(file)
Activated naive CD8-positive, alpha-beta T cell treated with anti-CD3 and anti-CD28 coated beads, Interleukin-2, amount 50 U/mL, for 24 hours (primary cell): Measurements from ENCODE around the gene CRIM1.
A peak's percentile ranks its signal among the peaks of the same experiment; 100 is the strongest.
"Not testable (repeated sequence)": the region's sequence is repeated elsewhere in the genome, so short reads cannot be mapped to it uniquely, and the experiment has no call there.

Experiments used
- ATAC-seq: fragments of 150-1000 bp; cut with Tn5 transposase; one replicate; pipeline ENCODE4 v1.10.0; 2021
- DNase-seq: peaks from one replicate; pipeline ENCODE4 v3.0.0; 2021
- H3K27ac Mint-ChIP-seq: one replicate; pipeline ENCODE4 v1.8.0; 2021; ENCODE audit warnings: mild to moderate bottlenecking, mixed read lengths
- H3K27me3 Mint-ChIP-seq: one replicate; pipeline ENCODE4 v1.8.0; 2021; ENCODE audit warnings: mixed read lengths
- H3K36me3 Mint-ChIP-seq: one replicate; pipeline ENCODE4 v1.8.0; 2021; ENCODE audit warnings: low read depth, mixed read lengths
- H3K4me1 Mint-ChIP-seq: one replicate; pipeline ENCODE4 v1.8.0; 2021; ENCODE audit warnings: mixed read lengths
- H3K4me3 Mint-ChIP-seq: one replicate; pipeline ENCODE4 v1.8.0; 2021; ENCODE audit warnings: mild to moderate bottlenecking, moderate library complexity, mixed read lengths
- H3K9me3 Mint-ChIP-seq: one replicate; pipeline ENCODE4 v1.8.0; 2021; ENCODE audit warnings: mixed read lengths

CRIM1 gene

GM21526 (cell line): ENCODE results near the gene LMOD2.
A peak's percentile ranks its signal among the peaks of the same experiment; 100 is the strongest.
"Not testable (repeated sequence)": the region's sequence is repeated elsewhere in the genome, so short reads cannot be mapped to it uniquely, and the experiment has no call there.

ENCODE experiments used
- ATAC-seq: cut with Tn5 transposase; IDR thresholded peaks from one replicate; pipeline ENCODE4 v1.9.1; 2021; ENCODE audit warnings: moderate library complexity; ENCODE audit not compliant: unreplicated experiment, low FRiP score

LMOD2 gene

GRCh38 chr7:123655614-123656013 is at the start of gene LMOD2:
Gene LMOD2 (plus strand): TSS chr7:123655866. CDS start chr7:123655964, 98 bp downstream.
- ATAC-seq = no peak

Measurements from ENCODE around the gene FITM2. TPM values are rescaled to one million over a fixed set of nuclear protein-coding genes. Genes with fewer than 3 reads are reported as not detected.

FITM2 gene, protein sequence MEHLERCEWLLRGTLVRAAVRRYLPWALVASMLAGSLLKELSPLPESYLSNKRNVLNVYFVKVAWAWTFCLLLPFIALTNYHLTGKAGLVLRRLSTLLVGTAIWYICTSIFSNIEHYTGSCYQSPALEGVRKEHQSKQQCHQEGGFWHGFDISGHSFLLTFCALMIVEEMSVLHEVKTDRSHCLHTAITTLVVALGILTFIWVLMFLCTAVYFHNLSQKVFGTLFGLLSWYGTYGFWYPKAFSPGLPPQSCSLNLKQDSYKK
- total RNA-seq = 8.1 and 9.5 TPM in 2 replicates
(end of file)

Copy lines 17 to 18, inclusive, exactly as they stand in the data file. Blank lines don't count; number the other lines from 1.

ENCODE experiments used
- ATAC-seq: cut with Tn5 transposase; IDR thresholded peaks from one replicate; pipeline ENCODE4 v1.9.1; 2021; ENCODE audit warnings: moderate library complexity; ENCODE audit not compliant: unreplicated experiment, low FRiP score